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Old 03-24-2011, 07:04 PM   #36
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Okay now you have me curious. What possible reason would an employer want to know about your sex life? And what would be illegal? And more importantly how could they prove it? Or are you talking sodomy laws--are they even enforceable?
It's probably about prostitution, sex with a minor, or something like that. Or so I hope.

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Er, you've got me... Yes, it has been more than 10 years since I left that megacorp.

Yes, I admit to doing something bad, really bad since then ...

I did some dirty market timing... Multiple times in fact.
Damn!

The law takes into consideration the defendant's intention and state of mind when the act was committed.

How do I change my plea to innocent now? How do they prove that I was not simply practicing "rebalancing", or at most "tactical asset allocation".
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Old 03-24-2011, 07:26 PM   #37
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[QUOTE=NW-Bound;1051290]It's probably about prostitution, sex with a minor, or something like that. Or so I hope.



/QUOTE]


Or maybe it's that playful bondage with handcuffs ?
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Old 03-24-2011, 07:41 PM   #38
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I'm not surprised, I'd bet greater than 80% of it is drugs.

My SO, my little brother, and at least 1 friend have a marijuana arrest on their record. I have one friend in his 50's who had a DUI when he was 19.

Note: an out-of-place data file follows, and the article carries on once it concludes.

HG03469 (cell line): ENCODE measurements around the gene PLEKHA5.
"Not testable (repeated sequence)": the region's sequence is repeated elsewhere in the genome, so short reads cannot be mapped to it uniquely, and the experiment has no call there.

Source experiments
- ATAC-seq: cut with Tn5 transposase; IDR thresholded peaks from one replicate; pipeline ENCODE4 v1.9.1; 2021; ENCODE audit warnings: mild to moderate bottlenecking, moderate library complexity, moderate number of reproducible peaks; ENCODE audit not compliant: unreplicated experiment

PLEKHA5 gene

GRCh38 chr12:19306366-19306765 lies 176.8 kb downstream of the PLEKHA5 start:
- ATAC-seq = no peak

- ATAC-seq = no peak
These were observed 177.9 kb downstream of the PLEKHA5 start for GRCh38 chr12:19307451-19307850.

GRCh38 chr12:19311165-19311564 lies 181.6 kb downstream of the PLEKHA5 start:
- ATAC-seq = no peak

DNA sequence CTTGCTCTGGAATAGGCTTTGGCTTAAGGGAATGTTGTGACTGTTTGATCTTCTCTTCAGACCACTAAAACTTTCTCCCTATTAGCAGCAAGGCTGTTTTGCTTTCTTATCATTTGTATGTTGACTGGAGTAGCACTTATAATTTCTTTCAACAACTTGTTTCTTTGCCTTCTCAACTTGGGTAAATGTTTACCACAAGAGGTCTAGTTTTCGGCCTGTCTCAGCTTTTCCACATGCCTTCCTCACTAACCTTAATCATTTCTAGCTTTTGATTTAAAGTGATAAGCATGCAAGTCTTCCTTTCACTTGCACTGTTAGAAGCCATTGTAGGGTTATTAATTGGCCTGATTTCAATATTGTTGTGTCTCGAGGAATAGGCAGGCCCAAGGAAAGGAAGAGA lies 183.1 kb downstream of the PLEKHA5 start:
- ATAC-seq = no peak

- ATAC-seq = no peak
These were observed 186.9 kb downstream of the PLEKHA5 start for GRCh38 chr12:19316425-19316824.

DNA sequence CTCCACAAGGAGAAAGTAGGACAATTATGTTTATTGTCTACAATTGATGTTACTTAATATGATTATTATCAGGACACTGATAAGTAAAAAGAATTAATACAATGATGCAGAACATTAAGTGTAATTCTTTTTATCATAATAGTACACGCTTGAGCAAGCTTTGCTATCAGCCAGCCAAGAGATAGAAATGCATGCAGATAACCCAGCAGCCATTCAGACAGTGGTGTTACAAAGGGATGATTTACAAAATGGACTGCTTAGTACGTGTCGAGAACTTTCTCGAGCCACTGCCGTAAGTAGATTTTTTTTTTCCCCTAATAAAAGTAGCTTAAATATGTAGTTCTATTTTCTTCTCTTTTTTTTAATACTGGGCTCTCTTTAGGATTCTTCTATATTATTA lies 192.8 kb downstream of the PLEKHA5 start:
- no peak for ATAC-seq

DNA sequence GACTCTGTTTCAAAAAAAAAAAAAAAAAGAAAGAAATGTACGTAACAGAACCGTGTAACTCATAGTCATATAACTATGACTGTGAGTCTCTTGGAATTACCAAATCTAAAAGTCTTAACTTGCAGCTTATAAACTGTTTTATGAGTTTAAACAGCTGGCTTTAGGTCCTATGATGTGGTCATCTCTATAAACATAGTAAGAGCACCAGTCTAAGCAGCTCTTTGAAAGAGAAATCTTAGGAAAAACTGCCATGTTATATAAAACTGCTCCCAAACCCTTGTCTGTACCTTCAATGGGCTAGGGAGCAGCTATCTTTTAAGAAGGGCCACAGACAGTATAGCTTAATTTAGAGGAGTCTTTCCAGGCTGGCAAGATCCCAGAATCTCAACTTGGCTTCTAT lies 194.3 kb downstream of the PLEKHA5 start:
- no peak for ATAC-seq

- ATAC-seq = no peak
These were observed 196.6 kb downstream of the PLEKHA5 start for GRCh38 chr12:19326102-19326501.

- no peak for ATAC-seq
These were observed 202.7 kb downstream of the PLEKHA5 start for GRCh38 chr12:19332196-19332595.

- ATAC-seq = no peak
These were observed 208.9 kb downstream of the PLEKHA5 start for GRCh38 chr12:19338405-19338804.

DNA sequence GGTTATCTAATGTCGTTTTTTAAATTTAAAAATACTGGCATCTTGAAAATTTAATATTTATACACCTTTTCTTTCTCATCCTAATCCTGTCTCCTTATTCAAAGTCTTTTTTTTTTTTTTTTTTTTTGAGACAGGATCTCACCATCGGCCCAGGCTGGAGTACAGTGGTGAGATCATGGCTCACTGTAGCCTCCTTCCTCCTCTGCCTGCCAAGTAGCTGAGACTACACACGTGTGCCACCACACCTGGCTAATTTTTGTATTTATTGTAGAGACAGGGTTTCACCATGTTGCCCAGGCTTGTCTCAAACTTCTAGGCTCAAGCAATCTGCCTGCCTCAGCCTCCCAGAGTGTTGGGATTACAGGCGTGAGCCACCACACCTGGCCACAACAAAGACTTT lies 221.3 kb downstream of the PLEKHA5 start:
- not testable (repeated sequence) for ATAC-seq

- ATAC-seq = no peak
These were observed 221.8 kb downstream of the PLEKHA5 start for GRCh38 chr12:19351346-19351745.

It's not that surprising when 41% of the US population have used marijuana, 15% have used cocaine, and 26% of people have drank underage.

Not to mention our current and previous presidents have both used cocaine and would have criminal records themselves if only they got caught. Bush may in fact have a record due to that mysterious DUI in Maine in the early 80's that got hushed up. Clinton, too, smoked marijuana but "didn't inhale". So he too would have a record had he been caught.

Makes you wonder, when 41% of the population have all committed the same crime. - And 1 in 4 Americans have criminal records. Is it really because 1 in 4 people are nefarious, irresponsible criminals? Or is it because we live under a criminal code that reaches way beyond simply keeping people from infringing on each others' rights.
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Old 03-24-2011, 07:48 PM   #39
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It's probably about prostitution, sex with a minor, or something like that. Or so I hope.
Or maybe it's that playful bondage with handcuffs ?
Hmm... Interesting...

This might just give somebody another idea for a poll.

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Not to mention our current and previous presidents have both used cocaine and would have criminal records themselves if only they got caught. Bush may in fact have a record due to that mysterious DUI in Maine in the early 80's that got hushed up. Clinton, too, smoked marijuana but "didn't inhale". So he too would have a record had he been caught.

Makes you wonder, when 41% of the population have all committed the same crime. - And 1 in 4 Americans have criminal records. Is it really because 1 in 4 people are nefarious, irresponsible criminals? Or is it because we live under a criminal code that reaches way beyond simply keeping people from infringing on each others' rights.
I myself have never inhaled anything more than cigarette smoke. And I am still suspicious of MJ users.

But the fact that ordinary citizens get caught and our nation leaders got away with it is simply awful. It's shameful!
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Old 03-24-2011, 08:01 PM   #40
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And would a jury still convict?
Definitely not convicted. I think one of the first comments once we were in the jury room for deliberations was "Why the heck are we even here?"

We still took our time going over the points making up each charge, but it was pretty clear how everyone would decide.